Tiny germs that can make people sick cause catching diseases. We call diseases caused by bugs like viruses, germs, fungi, or sucker infectious diseases. Infectious diseases spread in different ways: directly or indirectly. Furthermore, local germs can cause toxic diseases if they enter various body parts. Overuse of drugs may kill bug and cause toxic diseases. Infectious diseases may develop resistance, thus evading treatment. Germs sneak into our bodies in many ways. When they get in, they can cause problems. Let’s learn more about these diseases and how to stay safe.
What Are Infectious Diseases?
Germs cause infectious diseases. These diseases can spread from one person to another. When sick people cough or sneeze, tiny drops with germs fly into the air. If you breathe in these tiny drops, you might get sick too.
Germs can also hide on things like door handles and toys. When we touch these things, the germs can jump onto our hands. If we touch our face, the germs can go inside our body.
Different Kinds of Germs
There are two main types of germs that cause infectious diseases: viruses and bacteria.
- Viruses: Viruses, on the other hand, are like tiny attackers. They enter our cells and make them do bad things. Consequently, they can cause the flu, colds, and COVID-19. Fortunately, vaccines can help protect us from some viruses.
- Bacteria: Bacteria are tiny living things. Some are good, but some are bad and make us sick. Antibiotics are medicines that can fight bad bacteria.
How to Stay Safe
Staying safe from infectious diseases is important. Here’s how you can protect yourself:
- Wash Your Hands: Use soap and water to wash your hands. Scrub for at least 20 seconds. This washes away germs on your hands.
- Cover Your Mouth: When you cough or sneeze, use a tissue or your elbow. This stops germs from flying into the air.
- Stay Away from Sick People: If someone is sick, therefore, try to keep your distance. Consequently, germs can jump from them to you.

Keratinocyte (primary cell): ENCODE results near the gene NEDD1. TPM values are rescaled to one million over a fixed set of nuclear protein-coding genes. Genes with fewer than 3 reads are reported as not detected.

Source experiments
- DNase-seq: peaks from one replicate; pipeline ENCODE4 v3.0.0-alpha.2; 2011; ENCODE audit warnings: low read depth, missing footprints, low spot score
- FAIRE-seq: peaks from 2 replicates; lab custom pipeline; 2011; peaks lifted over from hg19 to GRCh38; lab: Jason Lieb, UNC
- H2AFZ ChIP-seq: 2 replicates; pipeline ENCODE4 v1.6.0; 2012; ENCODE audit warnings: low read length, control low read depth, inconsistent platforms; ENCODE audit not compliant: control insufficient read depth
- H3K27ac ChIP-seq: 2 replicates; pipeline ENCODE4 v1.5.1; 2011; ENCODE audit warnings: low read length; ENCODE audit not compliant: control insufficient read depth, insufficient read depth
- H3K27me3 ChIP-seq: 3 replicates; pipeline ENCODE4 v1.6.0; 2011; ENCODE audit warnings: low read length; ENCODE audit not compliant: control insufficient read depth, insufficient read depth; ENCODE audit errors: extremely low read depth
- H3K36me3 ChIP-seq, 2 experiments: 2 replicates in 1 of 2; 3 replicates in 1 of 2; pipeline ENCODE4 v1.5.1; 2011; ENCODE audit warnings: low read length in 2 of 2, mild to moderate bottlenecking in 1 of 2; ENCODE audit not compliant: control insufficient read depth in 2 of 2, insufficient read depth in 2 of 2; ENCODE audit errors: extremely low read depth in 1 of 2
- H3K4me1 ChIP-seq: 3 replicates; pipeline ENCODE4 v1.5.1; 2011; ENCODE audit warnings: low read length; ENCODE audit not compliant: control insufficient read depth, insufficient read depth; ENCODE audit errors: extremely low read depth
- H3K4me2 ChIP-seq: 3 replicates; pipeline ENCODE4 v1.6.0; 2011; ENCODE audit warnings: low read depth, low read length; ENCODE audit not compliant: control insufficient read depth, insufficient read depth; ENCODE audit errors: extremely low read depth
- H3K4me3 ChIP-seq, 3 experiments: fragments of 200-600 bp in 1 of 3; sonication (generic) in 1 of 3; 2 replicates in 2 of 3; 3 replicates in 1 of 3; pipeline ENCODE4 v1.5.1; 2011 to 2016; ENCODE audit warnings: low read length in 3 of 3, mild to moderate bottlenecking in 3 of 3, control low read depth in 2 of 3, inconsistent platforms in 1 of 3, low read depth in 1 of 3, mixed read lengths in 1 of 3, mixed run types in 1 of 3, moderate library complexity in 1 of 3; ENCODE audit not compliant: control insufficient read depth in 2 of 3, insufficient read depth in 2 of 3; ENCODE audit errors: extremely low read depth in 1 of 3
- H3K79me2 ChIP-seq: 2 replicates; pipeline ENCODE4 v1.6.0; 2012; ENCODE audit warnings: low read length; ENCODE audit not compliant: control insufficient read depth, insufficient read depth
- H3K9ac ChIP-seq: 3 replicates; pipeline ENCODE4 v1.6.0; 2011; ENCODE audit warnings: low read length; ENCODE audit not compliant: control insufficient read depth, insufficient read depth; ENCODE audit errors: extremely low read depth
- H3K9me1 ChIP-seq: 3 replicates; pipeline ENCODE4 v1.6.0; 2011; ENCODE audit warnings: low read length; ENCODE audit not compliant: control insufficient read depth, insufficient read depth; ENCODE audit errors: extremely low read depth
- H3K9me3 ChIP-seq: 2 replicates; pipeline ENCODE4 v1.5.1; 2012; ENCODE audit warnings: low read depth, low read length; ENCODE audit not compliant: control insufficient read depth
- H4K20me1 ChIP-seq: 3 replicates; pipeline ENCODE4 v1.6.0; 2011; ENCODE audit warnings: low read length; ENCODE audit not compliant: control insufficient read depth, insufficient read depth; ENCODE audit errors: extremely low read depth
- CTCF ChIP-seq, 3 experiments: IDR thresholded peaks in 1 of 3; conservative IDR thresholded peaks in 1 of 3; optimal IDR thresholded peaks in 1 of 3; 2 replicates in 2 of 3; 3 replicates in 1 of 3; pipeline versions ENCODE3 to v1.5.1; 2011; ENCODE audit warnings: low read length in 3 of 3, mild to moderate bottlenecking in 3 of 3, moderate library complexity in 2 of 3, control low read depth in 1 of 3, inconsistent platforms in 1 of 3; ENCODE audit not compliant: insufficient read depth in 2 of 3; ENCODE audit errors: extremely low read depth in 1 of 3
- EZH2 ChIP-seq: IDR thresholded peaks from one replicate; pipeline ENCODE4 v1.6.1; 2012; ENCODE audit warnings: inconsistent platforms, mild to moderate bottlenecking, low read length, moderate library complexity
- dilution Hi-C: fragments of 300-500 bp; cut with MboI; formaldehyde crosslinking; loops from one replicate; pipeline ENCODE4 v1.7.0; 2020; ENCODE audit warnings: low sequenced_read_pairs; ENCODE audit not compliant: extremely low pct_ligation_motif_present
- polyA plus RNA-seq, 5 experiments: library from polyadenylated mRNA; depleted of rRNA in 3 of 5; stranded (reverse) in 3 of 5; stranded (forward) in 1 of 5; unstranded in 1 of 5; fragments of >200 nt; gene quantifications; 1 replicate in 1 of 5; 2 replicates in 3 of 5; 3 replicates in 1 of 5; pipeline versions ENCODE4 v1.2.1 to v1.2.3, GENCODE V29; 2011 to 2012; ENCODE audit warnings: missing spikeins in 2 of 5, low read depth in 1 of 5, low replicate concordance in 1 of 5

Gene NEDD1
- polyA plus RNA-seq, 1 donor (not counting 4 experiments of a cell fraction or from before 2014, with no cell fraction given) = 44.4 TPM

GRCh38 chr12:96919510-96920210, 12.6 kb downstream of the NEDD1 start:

- Vaccines: Vaccines are like shields for your body. Consequently, they make your body strong against some germs. Therefore, doctors give you shots to help your body fight these germs.
What Doctors Do
Doctors help when we’re sick with infectious diseases. They ask questions and sometimes do tests. Tests can show what germ is making you sick.
If it’s a bacterial infection, in that case, they might give you antibiotics. Consequently, these medicines kill bad bacteria. But if it’s a virus, like the flu, antibiotics won’t work. Viral infections need time and rest to get better.
Doctors also give vaccines to keep us healthy. When you get a vaccine, it’s like your body is practicing to fight germs. Then, if the real germs come, your body knows how to protect you.
Common Infectious Diseases
- Now, let’s talk about some common infectious diseases you might have heard of:
- Flu: The flu makes you feel really sick. Moreover, you get a high fever, cough, and a sore throat. Fortunately, rest and fluids help your body fight the flu.
- Colds: Colds are like a milder version of the flu. Additionally, you sneeze a lot, have a runny nose, and feel tired.
- COVID-19: This is a new disease caused by a virus. It spreads easily, so it’s important to wear masks and get the vaccine to protect yourself and others.
- Chickenpox: Chickenpox gives you itchy red spots all over your body. Consequently, most kids get a vaccine to prevent it.
- Strep Throat: Strep throat makes your throat hurt a lot. However, doctors can give you antibiotics to help you get better.
- Tuberculosis (TB): TB is a lung disease that makes it hard to breathe. Additionally, it’s treated with medicines.
Infectious diseases are serious, but we can be superheroes by protecting ourselves. By washing our hands, covering our mouths, and getting vaccines, we create protective shields. Consequently, they keep us safe from those sneaky germs.